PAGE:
Make sure you read parts 1 and 2 first!
Having left the busy London Bridge station and its promises of improvement, we headed towards More London. We turn left into the modern shopping parade which I believe is called the Rill, while some children enjoy the water features a little too much by deciding to paddle along them.
We didn’t quite make it this far along, but you can see the previously mentioned water feature. Image: Wikipedia
We stop at Caffe Nero for a rest, where I complete my loyalty card stamps in order to get a free drink in the future. We continue and skirt left past Southwark Crown Court, recently used to convict and sentence Chris Huhne and his wife, before continuing towards HMS Belfast, which I completely forgot was there. We walked past numerous other locations including Hay’s Galleria, London Bridge City Pier and the newly refurbished Cotton’s Centre.
Bus 7: 40 Aldgate to Dulwich Library
Our first bus to get home is to take us to Elephant & Castle, which although is in the wrong direction takes us to an important bus interchange. Upon arriving at the bus stop, I confusingly stare at the bus map since Citymapper had suggested a different bus route that was 10 minutes away. Still I knew which route would be correct so I just found one which followed the same roads. After a number of buses terminating at London Bridge and two of the one other route which goes in a different direction, a bus to Elephant & Castle comes, the number 40.
The bus is now full of the ‘commuter crowd’ who are quieter and usually buried in their phones, and we make slow progress.
We get off a little way past the enormous roundabout with about 4 lanes of traffic, and backtrack to try to cross the road… Although, we could not since someone had put railings all the way down the middle to prevent that. Deciding not to pressure my grandma into literally running across a 4-lane roundabout with traffic coming 4 different ways we attempt to find the subway.
Once inside we walk the very long way around anticlockwise instead of the short walk clockwise, and eventually get our way to the correct exit and stop, where the next bus we needed was just approaching.
Bus 8: 148 Camberwell Green to White City
We boarded this long route with several others, and headed upstairs with a load of people hoarding there bags across several seats. We headed up towards Lambeth and Southwark, before crossing the river via Westminster Bridge, getting a great view of the Houses of Parliament and the London Eye in the process.
Next we headed around Parliament Square, along Victoria Street to Victoria station, where we could see inside the major construction works outside. We head around Buckingham Palace Gardens to Hyde Park Corner, and head all the around the top of the park via Marble Arch, joining the number 7 and 70 routes used earlier for brief periods.
We made relatively quick process along Notting Hill Gate, slowing on the approach to Shepherd’s Bush, where most people left, and we headed around the South of the green where we along with most of the others disembarked. A few people were continuing along to the bus station and the west of Westfield, zince unlike most terminating routes from the South side of the shopping centre, which go via the station and on a relatively long detour, this bus uses the most direct route.
We hopped off the bus and walked along the road for around 25 m to the stop just ahead of us, where we could catch the 607. The countdown screens informed us the bus was 3 minutes away, so I guessed it would be about 6 minutes before arriving, which was quite accurate.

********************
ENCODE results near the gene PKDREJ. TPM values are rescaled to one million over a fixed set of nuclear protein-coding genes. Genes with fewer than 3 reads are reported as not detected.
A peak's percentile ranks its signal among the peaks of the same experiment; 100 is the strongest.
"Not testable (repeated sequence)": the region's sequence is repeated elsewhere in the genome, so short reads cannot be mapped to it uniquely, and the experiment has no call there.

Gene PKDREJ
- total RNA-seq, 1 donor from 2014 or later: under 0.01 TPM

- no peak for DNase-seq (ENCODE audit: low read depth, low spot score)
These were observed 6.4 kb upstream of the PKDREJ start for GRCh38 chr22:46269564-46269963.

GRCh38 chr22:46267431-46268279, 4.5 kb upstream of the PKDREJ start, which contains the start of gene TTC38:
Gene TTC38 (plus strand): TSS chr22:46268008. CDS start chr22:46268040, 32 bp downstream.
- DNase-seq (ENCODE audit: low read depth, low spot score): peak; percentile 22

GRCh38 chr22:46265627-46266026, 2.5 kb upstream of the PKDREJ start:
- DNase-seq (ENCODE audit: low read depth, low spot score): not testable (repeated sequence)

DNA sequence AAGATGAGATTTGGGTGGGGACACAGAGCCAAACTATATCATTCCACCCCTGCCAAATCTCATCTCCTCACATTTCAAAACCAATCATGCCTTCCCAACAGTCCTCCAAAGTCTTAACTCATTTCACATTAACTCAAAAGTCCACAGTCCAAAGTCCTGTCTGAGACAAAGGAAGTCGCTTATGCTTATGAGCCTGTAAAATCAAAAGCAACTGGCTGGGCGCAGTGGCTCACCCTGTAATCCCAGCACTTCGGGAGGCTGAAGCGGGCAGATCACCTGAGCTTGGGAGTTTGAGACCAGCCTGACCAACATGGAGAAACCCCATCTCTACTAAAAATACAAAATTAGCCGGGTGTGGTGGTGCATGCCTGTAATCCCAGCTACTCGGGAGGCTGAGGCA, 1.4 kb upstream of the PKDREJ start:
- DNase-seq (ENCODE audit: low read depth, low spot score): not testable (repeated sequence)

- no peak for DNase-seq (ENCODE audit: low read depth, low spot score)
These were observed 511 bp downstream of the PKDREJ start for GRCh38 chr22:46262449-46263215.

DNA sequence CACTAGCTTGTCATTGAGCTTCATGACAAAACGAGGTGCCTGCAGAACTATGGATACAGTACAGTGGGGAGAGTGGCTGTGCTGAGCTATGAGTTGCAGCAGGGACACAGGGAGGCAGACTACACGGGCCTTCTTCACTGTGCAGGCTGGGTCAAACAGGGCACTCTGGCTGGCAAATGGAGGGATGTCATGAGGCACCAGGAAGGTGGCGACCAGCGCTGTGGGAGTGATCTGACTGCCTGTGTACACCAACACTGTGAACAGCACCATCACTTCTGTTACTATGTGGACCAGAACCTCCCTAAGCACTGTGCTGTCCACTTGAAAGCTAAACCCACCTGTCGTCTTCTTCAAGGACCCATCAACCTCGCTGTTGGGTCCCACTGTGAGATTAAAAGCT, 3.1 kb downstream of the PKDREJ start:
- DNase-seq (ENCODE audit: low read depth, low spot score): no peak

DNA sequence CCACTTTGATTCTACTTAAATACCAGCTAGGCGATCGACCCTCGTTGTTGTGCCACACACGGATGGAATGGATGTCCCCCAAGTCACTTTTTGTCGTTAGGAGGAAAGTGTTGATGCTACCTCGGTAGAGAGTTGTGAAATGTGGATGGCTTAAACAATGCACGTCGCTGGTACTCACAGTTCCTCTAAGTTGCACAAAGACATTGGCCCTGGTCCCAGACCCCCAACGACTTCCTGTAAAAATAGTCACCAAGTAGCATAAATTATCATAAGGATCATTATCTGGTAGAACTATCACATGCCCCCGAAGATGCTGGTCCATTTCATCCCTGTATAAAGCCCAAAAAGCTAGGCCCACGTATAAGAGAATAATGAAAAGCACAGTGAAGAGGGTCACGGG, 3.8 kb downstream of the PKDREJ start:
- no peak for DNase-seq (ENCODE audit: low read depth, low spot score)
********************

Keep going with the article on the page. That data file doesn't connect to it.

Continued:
Upon the arrival of the first bus, the driver sailed right past since it was rammed full. Luckily, the next bus was showing 3 minutes, so we sat down to wait for another 5. This time, the bus stopped, but the front, ‘boarding,’ door stayed closed. Instead, one person got off the back, while another rather cheekily hopped on. His intentions were not bad, since he did get his Oyster Card passed all the way along the bus to be scanned on the reader.
But why so busy? The truth is that people really like the 607. It’s one of only three ‘express’ TFL routes in London, alongside the X26, from Heathrow to Croydon, which is currently the longest London bus route at 38.2 km, and the X68, a peak time only bus that runs between the City and West Croydon. There’s two reasons why people like express buses. Firstly, they’re faster, not having to stop at every stop to let one or two people off. Secondly, they’re longer routes. This means that a single £1.40 bus fare can take you the whole way from Shepherd’s Bush to Uxbridge, without needing to change buses and pay again. They’re also more comparable to the tube, with the journey between Shepherd’s Bush and Ealing only taking around 5 minutes longer than the tube on a good day, at less cost.
Since I expected the second bus to be less busy, we hadn’t boarded the two 207, ‘all stops’ buses that passed us in between. I now had to decide whether to board the next 207 in 3 minutes, or risk 4 minutes for a possibly overcrowded 607. I took the risk, and luckily for us it paid off and we soon overtook the 207 I considered getting on.
The route is relatively boring, simply following the Uxbridge Road. There was not much to see along the way, although the bus did quickly fill up and all the seats on the top deck were taken.
And so, we headed home. For the journey back, we actually used the E10 bus, which I wrote about in the first part.
The next day, after checking my Oyster Card records, the number of routes in the list is quite surprising, and I have to wonder how many other people have been on that many in a day as well…
— Tom Kell (@tkell97)
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